Health care industry leads in new Arizona job growth

Over the past few years, Arizona has continued to experience low unemployment rates and steady job growth.

According to the Arizona Office of Economic Opportunity, the state currently has an unemployment rate of 5.1 percent and saw a 2.7 percent employment increase between February 2018 and 2019.

At the front of that job growth are health care professionals – including nurses, doctors, home health aides, and physician assistants – and the industry is expected to continue seeing the fastest growth throughout Arizona.

“Part of the reason for that [growth] is not just because we serve patients in Arizona but also because we have people who come to Arizona from all over the world,” Jennifer Carusetta, Arizona Health System Alliance of Arizona executive director, said. “If you think about our cancer centers…we have so much innovation and so much great care that’s provided in Arizona. It’s not just Arizona patients that enjoy that care. People come from everywhere to receive this care.”

Over the past twelve months, the health care and social assistance industry has seen a 4 percent increase.

Much of the growth can be attributed to the fact that Arizona has an aging population. According to the U.S. Census, 17.1 percent of the Arizona population is currently 65 and older and that number is expected to peak around 2030.

Having a large population of elderly individuals creates a higher demand for jobs in the health care industry.

“It really is a robust industry in Arizona and part of the reason we’re growing is that the population is growing. Many of the people who are moving here are baby boomers who use a lot of health care,” Carusetta said. “This is an industry that is growing now, it will continue to grow, we need it to grow. We need more health care workforce.”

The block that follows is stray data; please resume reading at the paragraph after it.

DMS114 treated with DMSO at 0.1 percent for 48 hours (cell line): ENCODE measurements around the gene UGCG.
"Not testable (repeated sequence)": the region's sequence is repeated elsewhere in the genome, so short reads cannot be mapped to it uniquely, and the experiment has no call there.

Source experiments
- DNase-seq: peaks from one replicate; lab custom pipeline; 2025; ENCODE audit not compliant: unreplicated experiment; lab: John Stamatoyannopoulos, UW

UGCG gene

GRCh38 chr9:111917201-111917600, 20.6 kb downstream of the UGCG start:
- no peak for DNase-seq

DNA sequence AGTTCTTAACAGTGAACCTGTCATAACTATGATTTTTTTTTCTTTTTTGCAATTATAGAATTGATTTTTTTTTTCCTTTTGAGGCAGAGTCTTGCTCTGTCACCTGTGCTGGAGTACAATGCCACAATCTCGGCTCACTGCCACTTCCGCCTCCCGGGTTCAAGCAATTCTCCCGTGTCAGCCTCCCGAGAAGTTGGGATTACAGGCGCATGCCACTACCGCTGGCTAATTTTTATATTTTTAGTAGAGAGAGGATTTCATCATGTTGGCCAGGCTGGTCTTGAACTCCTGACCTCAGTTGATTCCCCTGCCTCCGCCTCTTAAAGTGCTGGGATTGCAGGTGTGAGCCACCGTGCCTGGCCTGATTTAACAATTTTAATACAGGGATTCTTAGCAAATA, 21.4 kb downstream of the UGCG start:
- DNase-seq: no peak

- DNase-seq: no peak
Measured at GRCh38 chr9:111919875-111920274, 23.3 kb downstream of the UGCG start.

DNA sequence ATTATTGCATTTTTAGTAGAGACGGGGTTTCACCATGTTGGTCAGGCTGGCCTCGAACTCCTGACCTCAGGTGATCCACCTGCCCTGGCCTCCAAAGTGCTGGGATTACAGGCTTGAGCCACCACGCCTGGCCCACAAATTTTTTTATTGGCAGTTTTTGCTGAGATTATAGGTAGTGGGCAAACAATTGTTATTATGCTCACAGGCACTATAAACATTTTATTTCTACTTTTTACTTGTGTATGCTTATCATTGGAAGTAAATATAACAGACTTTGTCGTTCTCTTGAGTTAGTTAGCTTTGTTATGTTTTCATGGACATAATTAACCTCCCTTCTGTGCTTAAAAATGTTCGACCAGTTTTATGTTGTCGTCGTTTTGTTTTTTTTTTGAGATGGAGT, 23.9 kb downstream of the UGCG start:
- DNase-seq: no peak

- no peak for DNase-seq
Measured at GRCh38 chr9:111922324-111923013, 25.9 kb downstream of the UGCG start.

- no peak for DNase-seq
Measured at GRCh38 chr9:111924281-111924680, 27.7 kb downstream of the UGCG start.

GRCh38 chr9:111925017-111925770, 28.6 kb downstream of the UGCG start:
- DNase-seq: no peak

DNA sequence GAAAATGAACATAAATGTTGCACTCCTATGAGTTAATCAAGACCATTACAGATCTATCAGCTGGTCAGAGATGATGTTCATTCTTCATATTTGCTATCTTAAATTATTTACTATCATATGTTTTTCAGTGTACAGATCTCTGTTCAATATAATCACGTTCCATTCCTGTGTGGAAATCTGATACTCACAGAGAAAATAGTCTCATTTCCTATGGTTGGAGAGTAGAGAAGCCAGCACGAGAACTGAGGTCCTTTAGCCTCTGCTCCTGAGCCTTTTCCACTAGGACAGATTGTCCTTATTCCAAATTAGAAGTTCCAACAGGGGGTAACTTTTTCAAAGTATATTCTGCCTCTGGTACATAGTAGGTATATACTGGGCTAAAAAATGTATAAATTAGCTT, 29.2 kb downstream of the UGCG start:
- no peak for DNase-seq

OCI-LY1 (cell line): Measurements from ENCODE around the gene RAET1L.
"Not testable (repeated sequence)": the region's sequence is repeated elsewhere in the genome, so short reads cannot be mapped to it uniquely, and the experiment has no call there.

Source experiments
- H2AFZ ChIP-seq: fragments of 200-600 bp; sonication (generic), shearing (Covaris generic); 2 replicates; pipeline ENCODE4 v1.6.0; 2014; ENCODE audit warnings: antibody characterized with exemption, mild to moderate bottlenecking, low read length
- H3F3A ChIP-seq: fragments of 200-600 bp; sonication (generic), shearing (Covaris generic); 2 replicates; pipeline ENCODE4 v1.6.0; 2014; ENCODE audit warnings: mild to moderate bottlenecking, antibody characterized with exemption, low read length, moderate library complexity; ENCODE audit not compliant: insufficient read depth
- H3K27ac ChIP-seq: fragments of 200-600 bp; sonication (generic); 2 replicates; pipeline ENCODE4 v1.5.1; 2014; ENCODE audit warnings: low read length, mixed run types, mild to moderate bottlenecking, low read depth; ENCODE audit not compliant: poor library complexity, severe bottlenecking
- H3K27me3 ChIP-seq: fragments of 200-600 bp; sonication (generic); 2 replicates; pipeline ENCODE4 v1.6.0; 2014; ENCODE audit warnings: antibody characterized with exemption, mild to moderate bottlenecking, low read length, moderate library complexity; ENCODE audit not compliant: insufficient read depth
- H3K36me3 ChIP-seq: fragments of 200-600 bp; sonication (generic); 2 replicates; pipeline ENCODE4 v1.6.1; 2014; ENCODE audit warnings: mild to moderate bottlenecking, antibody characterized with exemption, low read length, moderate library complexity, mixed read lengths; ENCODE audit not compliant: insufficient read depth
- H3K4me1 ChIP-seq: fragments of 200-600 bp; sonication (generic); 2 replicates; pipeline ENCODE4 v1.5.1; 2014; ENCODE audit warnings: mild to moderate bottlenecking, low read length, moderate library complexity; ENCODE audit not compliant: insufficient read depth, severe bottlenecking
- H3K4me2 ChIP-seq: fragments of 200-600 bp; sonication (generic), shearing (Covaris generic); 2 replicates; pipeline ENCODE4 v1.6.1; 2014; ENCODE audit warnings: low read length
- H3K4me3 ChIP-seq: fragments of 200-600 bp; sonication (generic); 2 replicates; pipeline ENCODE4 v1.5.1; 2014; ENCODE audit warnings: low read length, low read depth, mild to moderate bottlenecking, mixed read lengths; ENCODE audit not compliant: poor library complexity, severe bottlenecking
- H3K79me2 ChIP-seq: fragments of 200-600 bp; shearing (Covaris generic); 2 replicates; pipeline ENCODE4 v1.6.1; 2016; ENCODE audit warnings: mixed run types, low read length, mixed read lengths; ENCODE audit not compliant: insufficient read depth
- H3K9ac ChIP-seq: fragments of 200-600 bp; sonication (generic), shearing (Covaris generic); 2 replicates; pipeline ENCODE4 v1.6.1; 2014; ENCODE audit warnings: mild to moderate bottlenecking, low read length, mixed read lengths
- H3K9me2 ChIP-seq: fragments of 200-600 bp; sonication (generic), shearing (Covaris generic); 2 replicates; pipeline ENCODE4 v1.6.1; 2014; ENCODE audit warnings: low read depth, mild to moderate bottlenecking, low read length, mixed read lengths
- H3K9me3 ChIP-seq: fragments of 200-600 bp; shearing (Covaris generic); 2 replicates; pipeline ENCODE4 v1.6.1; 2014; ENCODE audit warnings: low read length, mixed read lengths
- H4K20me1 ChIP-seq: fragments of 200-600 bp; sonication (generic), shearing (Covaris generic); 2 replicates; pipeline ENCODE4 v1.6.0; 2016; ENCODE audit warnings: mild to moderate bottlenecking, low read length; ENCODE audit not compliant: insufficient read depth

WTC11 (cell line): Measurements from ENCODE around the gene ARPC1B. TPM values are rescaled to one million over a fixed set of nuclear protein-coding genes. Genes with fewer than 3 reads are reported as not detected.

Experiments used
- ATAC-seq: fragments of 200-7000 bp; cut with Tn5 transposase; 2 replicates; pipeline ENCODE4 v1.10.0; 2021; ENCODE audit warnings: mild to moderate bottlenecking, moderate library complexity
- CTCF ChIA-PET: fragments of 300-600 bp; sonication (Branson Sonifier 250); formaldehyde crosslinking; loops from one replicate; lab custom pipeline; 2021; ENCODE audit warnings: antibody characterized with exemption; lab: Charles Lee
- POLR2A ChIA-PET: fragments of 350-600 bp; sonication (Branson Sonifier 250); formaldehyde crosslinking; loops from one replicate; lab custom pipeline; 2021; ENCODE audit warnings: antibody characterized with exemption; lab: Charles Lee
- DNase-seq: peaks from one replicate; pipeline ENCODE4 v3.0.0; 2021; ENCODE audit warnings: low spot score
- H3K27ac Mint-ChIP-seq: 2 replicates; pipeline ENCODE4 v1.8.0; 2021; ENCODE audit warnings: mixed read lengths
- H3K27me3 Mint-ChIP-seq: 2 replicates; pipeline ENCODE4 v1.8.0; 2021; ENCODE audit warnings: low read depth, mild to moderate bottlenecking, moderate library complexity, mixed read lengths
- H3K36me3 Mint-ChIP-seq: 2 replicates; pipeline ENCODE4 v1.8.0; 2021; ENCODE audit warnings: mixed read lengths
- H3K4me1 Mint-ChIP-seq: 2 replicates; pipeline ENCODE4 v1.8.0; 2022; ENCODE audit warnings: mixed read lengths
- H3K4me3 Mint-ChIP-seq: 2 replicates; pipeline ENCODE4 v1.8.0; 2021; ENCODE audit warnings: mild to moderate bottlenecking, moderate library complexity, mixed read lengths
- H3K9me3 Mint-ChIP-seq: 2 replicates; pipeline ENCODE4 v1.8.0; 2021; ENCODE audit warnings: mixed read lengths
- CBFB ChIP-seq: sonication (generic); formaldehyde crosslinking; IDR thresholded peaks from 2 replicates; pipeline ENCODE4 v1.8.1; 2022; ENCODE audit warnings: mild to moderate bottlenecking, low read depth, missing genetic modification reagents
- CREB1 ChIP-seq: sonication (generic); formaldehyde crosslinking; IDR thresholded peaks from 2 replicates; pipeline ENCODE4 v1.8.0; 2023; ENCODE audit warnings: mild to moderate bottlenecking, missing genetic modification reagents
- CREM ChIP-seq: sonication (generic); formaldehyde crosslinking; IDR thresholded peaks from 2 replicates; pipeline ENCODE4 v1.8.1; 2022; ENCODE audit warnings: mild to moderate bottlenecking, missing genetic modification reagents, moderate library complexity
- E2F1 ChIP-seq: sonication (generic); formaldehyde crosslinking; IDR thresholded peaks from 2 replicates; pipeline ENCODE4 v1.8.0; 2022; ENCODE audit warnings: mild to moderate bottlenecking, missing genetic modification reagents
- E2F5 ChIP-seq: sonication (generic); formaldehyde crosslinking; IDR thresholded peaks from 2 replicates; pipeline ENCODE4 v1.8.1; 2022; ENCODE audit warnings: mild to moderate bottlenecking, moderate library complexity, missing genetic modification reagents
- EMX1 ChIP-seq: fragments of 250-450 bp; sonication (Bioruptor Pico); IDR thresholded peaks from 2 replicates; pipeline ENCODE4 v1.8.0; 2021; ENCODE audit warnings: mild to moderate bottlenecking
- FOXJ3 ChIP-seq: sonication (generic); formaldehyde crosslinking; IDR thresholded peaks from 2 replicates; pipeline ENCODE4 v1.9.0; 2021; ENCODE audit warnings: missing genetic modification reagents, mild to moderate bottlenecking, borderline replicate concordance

Even with the growth, however, Arizona still faces a physician shortage.

According to the Robert Graham Center, Arizona will need an additional 1,941 primary care physicians (PCPs) by 2030. The state had 3,808 PCPs in 2010, so it would need to see a 50 percent increase.

“Arizona’s physician shortage is at near emergent levels. We are experiencing low reimbursement rates, inadequate growth in residency slots, and high workload leading to physician burnout,” Nick Goodman, CEO of MomDoc, said.

Arizona health care companies are working on multiple ways to address the shortage, including attempting to strengthen the way in which the state’s health care system attracts and retains talents, making it easier for good-standing health care employees to transfer their occupational licenses to the state, and passing legislation that helps educate the industry’s future workforce.

We have talented students going in and out of our medical schools, we want to continue to grow that. We know that more than 80 percent who establish their physician residencies in a state will stay in that state. So, we really want to incentivize as many people as possible to stay in Arizona,” Carsuetta said. “Health care is great; we have a lot of people who initially go into health care because they want to help people [but] then you have a very specialized skill set and at the same time you have the opportunity to really make a difference or save somebody’s life.”

Emily Richardson

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